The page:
Adolescent romance is complicated enough at the best of times but the barriers are ever higher if you happen to be gay in a less than tolerant society. Ryosuke Hashiguchi’s second feature Like Grains of Sand (渚のシンドバッド, Nagisa no Sinbad) takes a slight step back in time from A Touch of Fever but retains its very ordinary world as a collection of boys and girls embark on a process of self discovery whilst also locked into the unbreakable straightjacket of the high school world.
Ito (Yoshinori Okada) is an ordinary high school boy with a crush on his oblivious best friend, Yoshida (Kouta Kusano). Though Yoshida defends him from the homophobic bullies in his class, he seems confused about his true feelings, at once stating that what he feels for Ito is more that friendship but also unwilling to address what that “more” may mean. After Ito’s father intercepts a reply to a personal ad he placed hoping to meet older men, Ito ends up at a psychiatrist’s office where his father hopes he might be “cured” though the doctor is quick to point out that they no longer view homosexuality as a medical matter.
Whilst at the clinic, Ito strikes a up a friendship with another girl from his class, Aihara (Ayumi Hamasaki) – a recent transfer student, who, we learn, has experienced a traumatic event which is also the reason she had to leave her previous place of education. Aihara is the only person with whom Ito can discuss his sexuality honestly though he’s also sure to “protect” Yoshida by claiming he rejected his advances outright rather than explaining the confusing series of events as they actually occurred. When Aihara and Ito accidentally end up on an awkward double date with Yoshida and his girlfriend Shimizu (Kumi Takada), Yoshida also begins to develop an (unreturned) attraction to Aihara which only further complicates the delicate nature of the growing emotional ties among this small group of young people.
A real step up from the promising yet flawed A Touch of Fever, Like Grains of Sand proves Hashiguchi’s skill in building an extremely natural environment filled with believable well rounded characters. The high school world is a cruel one populated by unsteady teenagers, each by times rebellious and insecure. Aihara, as a recent transfer student, is already an outsider but finds herself excluded even further thanks to her direct and aloof character. Early on in the film two of the other girls, evidently the popular set, begin running a bizarre extortion scam in which they claim a friend of theirs has fallen pregnant and needs to get an abortion right away so they’re collecting money to help her. Shimizu doesn’t seem to buy their explanation but is bamboozled into paying up to not cause offence. Aihara, however, brands the pair “sympathy fascists” and abruptly walks away.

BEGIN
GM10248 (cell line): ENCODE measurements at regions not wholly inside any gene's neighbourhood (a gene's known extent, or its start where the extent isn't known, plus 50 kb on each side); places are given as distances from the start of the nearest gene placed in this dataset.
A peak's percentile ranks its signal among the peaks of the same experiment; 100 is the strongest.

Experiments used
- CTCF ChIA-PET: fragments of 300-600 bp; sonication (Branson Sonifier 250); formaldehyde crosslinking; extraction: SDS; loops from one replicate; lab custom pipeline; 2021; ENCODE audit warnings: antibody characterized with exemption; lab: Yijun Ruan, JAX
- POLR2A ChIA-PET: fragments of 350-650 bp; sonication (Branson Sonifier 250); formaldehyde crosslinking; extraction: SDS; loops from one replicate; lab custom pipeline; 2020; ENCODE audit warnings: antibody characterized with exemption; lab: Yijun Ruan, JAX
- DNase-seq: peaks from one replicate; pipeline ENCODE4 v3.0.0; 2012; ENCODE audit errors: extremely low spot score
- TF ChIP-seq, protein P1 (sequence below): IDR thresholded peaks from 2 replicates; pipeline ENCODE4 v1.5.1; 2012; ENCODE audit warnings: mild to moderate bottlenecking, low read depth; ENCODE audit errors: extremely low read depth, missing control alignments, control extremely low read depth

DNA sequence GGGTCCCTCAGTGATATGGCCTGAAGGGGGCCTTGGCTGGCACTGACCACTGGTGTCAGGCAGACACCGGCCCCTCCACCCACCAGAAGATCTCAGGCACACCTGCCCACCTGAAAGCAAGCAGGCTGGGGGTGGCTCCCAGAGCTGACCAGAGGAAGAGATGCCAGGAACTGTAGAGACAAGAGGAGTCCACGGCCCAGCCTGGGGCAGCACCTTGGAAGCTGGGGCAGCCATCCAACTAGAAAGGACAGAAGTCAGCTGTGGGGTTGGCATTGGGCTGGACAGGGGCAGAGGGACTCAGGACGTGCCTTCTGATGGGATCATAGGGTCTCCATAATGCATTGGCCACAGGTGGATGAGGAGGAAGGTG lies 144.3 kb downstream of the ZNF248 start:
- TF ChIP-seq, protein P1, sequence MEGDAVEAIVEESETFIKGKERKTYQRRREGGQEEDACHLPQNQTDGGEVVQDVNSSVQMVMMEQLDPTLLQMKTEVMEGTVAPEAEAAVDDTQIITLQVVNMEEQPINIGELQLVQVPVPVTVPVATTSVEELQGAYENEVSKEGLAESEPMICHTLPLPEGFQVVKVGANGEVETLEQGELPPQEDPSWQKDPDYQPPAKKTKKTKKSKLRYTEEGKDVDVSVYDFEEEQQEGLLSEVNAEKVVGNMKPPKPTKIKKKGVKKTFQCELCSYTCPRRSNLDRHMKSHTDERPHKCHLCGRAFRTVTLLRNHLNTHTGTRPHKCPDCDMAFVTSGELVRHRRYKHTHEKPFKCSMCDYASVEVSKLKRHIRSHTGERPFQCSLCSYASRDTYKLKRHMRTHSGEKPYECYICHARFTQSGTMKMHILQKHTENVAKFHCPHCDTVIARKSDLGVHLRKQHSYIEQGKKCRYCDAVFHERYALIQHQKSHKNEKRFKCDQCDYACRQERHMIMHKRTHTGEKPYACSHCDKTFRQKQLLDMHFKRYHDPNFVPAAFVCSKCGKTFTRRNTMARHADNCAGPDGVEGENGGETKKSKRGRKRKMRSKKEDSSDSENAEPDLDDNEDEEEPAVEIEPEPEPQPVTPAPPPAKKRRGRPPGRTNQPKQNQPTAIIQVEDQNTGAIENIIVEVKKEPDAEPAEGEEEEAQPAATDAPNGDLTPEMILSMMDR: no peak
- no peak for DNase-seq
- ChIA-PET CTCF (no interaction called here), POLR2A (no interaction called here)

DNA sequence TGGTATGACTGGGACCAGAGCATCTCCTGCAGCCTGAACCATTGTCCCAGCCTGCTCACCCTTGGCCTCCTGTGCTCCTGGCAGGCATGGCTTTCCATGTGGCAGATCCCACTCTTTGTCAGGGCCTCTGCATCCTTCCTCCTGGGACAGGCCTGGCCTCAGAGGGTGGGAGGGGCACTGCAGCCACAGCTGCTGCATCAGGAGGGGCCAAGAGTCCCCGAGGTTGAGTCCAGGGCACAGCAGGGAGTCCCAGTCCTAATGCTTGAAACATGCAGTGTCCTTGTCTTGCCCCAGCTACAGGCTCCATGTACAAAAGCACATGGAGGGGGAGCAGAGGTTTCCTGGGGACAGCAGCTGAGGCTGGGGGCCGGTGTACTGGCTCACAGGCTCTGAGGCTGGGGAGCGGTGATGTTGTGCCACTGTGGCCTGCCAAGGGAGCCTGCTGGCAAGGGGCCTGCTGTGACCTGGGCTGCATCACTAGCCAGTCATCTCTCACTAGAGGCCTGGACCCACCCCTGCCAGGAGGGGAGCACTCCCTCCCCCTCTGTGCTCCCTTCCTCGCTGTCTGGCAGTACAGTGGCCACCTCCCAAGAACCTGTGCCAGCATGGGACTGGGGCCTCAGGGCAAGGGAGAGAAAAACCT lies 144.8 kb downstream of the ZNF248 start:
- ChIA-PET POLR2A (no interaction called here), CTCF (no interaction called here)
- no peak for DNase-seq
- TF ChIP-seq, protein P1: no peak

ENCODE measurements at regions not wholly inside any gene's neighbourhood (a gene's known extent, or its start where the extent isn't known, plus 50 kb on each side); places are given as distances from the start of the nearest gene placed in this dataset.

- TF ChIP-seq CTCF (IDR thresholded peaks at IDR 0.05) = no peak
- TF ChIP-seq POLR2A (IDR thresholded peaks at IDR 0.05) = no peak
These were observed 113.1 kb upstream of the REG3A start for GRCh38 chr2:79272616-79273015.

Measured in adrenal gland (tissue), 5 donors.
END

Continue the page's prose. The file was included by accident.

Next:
Ito is also an outsider, though partially a self-exile, longing yet fearful. At the beginning of the film he’s overwhelmed watching the unexpectedly sensual action of Yoshida pouring a bag of sand into a container destined for the sports field. After they’ve finished, Ito faints right in front of his fellow schoolmates, though at least the convenient hot weather might prove his ally. When the other boys draw a lewd drawing on the blackboard and start teasing Ito, Yoshida comes to his rescue even though he knows that’s likely to cause trouble for himself. Reassuring his friend that it would be OK even if it was true, Yoshida continues to act in a non committal manner. Ito confesses, Yoshida accepts the confession but at the same time is uncertain permitting both a kiss and an embrace before pushing his friend away and leaving as if nothing out of the ordinary had happened.
After an impromptu hug on a rooftop, Shimizu makes attempt to ask Aihara is she’s gay with no particular judgement attached except a slight reticence in terms of language. Aihara seems slightly confused, replying only that Shimizu is preoccupied with the wrong questions. Later, Ito ends up escorting the smitten Yoshida to Aihara’s childhood home where things come to a climax during an intense finale on a secluded beach. Night is falling and Ito has put on Aihara’s white dress and hat while she goes for a swim just as Yoshida returns for a second stab at confessions. Hiding behind a rock while Yoshida thinks Ito is her, Aihara continues to conduct a philosophically based dissection of Yoshida’s approach to sexuality. She asks him, would you still love me if I were a man, and if not, is it more that what you want is a woman and not really “me” at all, along with other questions designed to prompt a response as to the importance of gender when it comes to love. That all this happens as a kind of Cyrano de Bergerac-like three way sequence with Ito dressed as Aihara, and Yoshida talking to Aihara through someone else only lends to the surreal, increasingly symbolic atmosphere.
Gentle and softly nuanced, Like Grains of Sand is a delicate exploration of ordinary young people caught in a confusing storm of emotions as they each address their burgeoning sexuality. Rich with complexity yet also effortlessly straightforward, Hashiguchi has created a beautifully naturalistic portrait of adolescence in flux which is filled with empathy and acceptance for each of its angst ridden teens and even for their less forgiving friends and relatives. A noticeable progression from Touch of Fever, Like Grains of Sand further proves Hashiguchi’s skill for character drama and marks him as one of the most incisive writer/directors working today.
Original trailer (no subtitles)
The Japanese title of the film, Nagisa no Sinbad, is also the title of a hit single by 1970s super duo Pink Lady! (Beware – extremely catchy)